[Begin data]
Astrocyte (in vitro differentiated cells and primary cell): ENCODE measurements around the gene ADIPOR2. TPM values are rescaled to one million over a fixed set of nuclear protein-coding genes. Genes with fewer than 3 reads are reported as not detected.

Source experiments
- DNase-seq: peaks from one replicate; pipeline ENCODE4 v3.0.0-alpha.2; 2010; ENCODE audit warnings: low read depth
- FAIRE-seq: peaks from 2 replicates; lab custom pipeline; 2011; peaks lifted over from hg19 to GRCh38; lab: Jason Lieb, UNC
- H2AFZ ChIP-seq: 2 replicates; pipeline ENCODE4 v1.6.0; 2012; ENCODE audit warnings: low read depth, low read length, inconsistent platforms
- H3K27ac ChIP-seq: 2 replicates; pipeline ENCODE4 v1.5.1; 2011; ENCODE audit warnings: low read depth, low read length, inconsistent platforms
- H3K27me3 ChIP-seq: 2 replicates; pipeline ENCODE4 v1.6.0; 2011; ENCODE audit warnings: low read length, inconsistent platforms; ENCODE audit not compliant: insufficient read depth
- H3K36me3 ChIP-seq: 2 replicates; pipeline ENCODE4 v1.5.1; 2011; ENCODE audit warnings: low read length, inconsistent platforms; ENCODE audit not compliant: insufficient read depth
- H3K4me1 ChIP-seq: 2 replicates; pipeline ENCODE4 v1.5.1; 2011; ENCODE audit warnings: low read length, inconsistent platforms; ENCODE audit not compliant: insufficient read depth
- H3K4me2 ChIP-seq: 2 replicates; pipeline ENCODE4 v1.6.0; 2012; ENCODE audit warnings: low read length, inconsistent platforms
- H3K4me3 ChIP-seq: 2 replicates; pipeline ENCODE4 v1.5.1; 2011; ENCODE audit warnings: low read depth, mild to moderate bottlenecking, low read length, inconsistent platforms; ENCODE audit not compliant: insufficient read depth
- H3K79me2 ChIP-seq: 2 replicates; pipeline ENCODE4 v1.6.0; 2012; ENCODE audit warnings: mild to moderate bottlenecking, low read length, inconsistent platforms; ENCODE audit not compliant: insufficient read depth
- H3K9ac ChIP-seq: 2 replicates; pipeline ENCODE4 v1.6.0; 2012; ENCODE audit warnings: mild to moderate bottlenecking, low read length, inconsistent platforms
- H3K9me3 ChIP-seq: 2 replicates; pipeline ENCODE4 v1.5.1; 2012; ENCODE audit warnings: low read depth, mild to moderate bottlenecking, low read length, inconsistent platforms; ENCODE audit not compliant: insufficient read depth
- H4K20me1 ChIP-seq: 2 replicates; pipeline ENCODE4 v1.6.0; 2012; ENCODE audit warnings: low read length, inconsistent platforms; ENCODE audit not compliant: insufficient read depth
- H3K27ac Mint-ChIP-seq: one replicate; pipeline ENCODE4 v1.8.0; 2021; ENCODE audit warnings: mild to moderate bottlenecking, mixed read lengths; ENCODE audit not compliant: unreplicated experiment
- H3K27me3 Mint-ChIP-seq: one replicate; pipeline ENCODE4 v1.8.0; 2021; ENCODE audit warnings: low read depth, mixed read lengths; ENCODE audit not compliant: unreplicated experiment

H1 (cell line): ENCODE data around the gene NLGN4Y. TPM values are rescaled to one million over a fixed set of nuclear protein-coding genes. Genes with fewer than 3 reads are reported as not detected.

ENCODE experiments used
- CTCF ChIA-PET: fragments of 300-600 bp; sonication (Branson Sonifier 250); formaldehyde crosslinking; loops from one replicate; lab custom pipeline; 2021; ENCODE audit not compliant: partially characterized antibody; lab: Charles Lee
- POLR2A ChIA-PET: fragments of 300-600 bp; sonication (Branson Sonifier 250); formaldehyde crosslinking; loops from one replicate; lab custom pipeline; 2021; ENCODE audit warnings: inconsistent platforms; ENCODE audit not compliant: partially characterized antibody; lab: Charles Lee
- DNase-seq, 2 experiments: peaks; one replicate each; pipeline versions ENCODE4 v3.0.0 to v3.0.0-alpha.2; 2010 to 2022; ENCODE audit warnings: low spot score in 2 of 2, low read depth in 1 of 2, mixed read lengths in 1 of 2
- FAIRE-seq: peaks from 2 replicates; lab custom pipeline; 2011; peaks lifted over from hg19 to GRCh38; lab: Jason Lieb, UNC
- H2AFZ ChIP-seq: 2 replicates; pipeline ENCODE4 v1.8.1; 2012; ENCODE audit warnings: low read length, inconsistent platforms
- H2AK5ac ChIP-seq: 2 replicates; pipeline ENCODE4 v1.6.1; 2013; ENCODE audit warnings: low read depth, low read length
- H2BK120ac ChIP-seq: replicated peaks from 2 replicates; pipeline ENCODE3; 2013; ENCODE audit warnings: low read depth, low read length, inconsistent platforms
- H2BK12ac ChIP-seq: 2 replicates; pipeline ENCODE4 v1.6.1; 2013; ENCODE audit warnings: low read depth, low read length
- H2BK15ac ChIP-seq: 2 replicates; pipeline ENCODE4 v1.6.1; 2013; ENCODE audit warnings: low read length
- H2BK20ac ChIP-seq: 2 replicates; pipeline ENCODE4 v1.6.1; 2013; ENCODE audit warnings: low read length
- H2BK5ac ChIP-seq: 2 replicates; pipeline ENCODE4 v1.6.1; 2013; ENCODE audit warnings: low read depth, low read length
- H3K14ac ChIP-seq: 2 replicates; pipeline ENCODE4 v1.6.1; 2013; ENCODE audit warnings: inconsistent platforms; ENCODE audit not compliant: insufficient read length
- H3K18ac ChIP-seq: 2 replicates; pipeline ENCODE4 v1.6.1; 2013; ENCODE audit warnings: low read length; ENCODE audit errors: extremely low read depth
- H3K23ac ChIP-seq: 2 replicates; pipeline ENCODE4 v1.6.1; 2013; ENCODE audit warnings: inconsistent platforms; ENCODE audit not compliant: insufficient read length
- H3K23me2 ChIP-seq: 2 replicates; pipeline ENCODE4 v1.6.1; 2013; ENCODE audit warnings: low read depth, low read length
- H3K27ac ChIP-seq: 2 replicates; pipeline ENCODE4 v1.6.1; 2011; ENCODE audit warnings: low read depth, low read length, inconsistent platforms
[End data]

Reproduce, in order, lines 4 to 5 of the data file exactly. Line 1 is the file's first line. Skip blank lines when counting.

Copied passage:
- FAIRE-seq: peaks from 2 replicates; lab custom pipeline; 2011; peaks lifted over from hg19 to GRCh38; lab: Jason Lieb, UNC
- H2AFZ ChIP-seq: 2 replicates; pipeline ENCODE4 v1.6.0; 2012; ENCODE audit warnings: low read depth, low read length, inconsistent platforms